What are the lines -- based on any examples you want -- between someone who is legitimately MO and someone who simply isn't observant? Based on what you and others are saying, it seems like attending a MO shul is the only real requirement for deeming someone Modern Orthodox.
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chanchy123




 
 
 
 

Post Wed, Oct 13 2021, 11:53 pm
keym wrote:
Honestly, I don't care what she does.
I'm curious for the sake of knowledge and academics.
It's about scholarship.
I'm going to try to explain without insulting anyone.
Conservative Rabbis have "paskened" that one may drive to shul on Shabbos because not to go takes away from the spirit of the day.
If I see a person in finprof's shul driving on Shabbos, I might think that LWMO paskens the same and that would be problematic to me.
Now, being told that the Rabbis dont pasken that way, and the people who do it are lite, or less observant or any other label one wants to put on, that tells me that the basic halacha is the same.
The interpretation is on smaller things. But her Rabbi holds the same as mine on the big things.

I really hope I'm not insulting anyone. If I am, I'll erase.

In no world would a person who drives to shul on Shabbat be considered MO even if they attended a MO shul and sent their kids to a MO school- however, they are welcome to send to MO schools and attend a MO shul.
Did you actually think this condoned by modern orthodoxy? This is literally the most definitive example of Conservative hashkafa - no one who drives on Shabbat would consider themselves MO.
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keym




 
 
 
 

Post Wed, Oct 13 2021, 11:58 pm
chanchy123 wrote:
In no world would a person who drives to shul on Shabbat be considered MO even if they attended a MO shul and sent their kids to a MO school- however, they are welcome to send to MO schools and attend a MO shul.
Did you actually think this condoned by modern orthodoxy? This is literally the most definitive example of Conservative hashkafa - no one who drives on Shabbat would consider themselves MO.


I used an extreme example to make sure I wouldn't use one that might touch closer to home.
But eating in nonkosher restaurants (standard food, not specific requests), tank-top and shorts around, hugging and kissing during nidda. Many other things like this.
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chanchy123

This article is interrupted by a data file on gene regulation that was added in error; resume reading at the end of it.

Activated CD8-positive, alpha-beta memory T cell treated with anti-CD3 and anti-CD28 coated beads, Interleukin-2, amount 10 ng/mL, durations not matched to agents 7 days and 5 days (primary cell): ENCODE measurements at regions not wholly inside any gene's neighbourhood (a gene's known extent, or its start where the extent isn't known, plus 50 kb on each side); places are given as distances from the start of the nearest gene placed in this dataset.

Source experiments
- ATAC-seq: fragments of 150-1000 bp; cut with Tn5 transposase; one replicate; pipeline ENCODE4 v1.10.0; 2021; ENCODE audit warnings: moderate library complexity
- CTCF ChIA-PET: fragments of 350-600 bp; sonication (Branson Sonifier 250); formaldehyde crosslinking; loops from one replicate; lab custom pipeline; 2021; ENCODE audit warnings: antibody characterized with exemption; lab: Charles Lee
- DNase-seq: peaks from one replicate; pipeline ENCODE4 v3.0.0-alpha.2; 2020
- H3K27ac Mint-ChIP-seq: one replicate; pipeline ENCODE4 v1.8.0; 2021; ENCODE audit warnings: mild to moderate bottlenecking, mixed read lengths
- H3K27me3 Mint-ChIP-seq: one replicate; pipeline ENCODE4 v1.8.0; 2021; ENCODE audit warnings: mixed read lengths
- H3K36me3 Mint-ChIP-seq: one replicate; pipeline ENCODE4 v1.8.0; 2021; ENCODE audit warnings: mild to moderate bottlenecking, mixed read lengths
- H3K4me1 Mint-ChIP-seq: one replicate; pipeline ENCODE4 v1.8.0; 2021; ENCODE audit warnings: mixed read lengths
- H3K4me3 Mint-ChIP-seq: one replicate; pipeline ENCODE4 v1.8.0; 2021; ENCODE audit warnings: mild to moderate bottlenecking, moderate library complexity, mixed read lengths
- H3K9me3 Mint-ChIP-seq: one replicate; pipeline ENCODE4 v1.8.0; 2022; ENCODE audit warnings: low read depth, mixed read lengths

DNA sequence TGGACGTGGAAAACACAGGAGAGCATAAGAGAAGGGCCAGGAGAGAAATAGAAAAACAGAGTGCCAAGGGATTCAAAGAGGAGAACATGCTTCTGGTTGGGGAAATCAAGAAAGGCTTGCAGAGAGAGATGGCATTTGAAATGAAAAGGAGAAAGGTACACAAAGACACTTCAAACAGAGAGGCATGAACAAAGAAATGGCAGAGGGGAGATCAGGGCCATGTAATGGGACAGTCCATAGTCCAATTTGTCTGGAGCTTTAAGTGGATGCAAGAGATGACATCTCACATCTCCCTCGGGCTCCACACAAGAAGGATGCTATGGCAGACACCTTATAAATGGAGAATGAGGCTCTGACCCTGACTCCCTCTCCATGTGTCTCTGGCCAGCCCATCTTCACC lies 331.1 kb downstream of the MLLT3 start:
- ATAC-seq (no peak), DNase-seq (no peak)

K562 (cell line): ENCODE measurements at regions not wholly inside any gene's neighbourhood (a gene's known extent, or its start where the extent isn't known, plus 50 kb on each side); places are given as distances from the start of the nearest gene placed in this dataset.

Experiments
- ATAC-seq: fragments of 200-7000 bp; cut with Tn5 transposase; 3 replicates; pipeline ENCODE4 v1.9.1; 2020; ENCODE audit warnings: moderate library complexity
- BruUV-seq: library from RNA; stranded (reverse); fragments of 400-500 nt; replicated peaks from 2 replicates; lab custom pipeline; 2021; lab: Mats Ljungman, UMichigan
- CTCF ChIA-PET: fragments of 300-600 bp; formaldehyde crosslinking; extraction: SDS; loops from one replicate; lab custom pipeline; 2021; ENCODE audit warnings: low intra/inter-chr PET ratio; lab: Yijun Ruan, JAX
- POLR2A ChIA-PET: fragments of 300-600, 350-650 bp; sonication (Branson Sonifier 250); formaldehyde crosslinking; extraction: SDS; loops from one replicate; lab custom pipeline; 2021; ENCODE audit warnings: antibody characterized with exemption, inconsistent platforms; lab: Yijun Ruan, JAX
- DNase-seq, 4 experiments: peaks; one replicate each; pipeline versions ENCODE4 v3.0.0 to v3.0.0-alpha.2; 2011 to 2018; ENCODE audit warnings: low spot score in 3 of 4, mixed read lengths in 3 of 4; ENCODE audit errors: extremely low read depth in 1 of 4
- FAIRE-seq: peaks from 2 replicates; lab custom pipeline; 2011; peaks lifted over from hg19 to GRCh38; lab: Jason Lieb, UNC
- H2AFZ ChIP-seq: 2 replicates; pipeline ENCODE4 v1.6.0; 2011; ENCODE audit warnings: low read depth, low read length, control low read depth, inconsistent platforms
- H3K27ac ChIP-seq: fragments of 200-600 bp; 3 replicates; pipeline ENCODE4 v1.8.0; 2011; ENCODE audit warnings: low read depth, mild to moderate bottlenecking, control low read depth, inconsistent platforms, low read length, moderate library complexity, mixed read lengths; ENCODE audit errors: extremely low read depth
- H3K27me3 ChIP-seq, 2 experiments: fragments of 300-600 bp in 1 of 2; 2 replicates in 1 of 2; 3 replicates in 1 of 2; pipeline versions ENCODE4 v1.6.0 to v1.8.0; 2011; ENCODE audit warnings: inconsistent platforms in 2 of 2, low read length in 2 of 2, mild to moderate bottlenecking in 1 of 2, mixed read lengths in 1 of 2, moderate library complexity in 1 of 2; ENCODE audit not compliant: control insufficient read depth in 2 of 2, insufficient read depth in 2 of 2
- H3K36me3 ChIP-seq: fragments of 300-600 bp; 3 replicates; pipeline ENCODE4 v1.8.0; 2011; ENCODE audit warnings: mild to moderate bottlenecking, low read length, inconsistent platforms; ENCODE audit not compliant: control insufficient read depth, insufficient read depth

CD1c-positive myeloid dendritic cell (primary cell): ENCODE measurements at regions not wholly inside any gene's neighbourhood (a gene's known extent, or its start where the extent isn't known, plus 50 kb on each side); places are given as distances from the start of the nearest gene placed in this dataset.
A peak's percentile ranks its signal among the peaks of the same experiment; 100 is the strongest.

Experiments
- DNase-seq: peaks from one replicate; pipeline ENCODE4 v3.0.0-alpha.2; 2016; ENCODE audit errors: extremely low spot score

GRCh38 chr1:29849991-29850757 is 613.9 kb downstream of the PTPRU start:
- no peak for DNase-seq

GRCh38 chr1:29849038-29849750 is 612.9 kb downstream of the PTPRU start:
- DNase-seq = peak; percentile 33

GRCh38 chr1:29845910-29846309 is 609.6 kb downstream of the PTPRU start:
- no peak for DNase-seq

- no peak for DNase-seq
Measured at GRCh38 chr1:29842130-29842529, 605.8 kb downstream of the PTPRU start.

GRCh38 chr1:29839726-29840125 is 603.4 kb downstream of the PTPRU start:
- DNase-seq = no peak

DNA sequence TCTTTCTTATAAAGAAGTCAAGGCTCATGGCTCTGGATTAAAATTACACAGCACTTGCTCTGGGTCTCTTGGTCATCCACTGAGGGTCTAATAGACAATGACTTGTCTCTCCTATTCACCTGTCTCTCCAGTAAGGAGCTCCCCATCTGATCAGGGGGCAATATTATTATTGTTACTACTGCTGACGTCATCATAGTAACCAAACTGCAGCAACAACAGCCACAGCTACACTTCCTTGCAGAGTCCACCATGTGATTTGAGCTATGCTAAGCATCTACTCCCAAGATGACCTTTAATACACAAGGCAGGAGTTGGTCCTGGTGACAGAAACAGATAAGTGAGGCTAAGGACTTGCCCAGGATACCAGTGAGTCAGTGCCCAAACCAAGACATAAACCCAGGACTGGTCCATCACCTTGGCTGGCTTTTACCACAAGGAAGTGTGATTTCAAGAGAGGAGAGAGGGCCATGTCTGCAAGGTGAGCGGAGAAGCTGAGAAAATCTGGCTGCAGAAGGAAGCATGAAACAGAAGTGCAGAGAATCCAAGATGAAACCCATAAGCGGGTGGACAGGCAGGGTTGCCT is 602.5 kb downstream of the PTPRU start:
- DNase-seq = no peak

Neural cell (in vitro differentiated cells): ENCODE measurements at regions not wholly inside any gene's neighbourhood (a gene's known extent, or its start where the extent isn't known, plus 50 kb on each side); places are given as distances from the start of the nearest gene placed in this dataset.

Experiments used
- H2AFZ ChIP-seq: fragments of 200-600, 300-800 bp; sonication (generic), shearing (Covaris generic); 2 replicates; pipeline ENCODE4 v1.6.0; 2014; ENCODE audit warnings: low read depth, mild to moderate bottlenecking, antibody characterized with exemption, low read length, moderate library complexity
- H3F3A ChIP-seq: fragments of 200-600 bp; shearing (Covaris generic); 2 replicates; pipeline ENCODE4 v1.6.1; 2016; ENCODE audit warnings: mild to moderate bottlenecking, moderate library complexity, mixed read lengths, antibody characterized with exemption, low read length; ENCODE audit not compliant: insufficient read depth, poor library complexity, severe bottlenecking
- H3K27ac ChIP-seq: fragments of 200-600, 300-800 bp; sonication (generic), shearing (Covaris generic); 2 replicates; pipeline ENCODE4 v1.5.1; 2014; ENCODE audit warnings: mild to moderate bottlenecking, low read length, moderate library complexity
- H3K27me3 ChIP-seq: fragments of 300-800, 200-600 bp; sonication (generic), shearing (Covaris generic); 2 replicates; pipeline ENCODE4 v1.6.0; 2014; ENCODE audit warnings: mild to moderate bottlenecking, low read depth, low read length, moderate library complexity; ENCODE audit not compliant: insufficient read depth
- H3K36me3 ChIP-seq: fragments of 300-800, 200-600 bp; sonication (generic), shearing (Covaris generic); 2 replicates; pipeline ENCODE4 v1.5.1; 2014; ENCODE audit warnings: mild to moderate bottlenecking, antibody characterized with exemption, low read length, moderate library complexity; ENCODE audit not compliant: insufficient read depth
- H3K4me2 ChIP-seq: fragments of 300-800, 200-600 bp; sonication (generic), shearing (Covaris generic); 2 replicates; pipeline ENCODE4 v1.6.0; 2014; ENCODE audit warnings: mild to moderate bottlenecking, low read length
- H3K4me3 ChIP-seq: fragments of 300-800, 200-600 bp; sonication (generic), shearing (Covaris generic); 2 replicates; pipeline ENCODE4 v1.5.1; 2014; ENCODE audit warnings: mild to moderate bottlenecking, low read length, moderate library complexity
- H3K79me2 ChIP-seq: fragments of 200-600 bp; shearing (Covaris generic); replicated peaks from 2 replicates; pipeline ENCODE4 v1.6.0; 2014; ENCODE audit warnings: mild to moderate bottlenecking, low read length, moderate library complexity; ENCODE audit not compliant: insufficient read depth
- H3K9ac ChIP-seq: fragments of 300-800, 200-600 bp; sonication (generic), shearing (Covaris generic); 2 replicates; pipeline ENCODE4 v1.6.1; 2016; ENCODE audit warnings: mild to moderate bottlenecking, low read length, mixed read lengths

Post Thu, Oct 14 2021, 12:03 am
vintagebknyc wrote:
The only observant thing my paternal grandmother did was keep a kosher kitchen; I'd trust the kashrut in her home as much as I would anyone else's, regardless of her other behavior.

I understand, but that’s not the way Halacha works - in Halacha there is a rule that one witness is trustworthy for issurim. So you don’t need a mashgiach for your cooking to be kosher if you are trustworthy on your own. In Halacha - the yardstick of being a trustworthy witnesses is being shomer Shabbat (and it makes sense to me as well, you are less likely to fudge at kashrut if you show you value Halacha by keeping Shabbat).
So as a rule of thumb there is no reason not to eat at someone’s house if they are shomer Shabbat, but it’s a problem if they are not.
In certain cases - like with close family - there are leniencies and this is a great example of a question a MO person would ask their rabbi (and not if they should maintain a relationship with said relative who does not keep Shabbat - but how to eat in their kitchen without offending them).
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chanchy123




 
 
 
 

Post Thu, Oct 14 2021, 12:06 am
keym wrote:
I used an extreme example to make sure I wouldn't use one that might touch closer to home.
But eating in nonkosher restaurants (standard food, not specific requests), tank-top and shorts around, hugging and kissing during nidda. Many other things like this.

Do you not understand that being mechalel Shabbat befarhasya is different from pretty much every violation of Halacha out there? I’ve seen posts in this site of chassidish and yeshivish women who hug and kiss during nida, certainly of chassidish women who were bikinis in a public pool in vacation etc etc
You don’t have to keep Halacha to the tee to be called MO or chassidish or yeshivish or whatever - but you need to belong to a community that strives to do so.
But yeah - being mechalel Shabbat befarhesiya makes you not Orthodox (washing off a stain on your new expensive dress in the bathroom in the privacy of your own house makes you struggling or ignorant - not non-Orthodox).
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heidi




 
 
 
 

Post Thu, Oct 14 2021, 12:12 am
ccwife wrote:
I'm not asking if they are judgemental. It's not judgemental to disagree with an approach. I'm asking if the Rabbanim in the MO world hold of the left-wing psakim. The OP mentioned that the rw mo world looks very similar to the yeshivish world. I'm wondering if the whole MO world follows the same hashkafa or not. And how is the left viewed to the right? I think it's a legitimate question that I've never been to able to ask. My personal views on other hashkafos (Chassidish, Yeshivish, MO, whatever else) are irrelevant.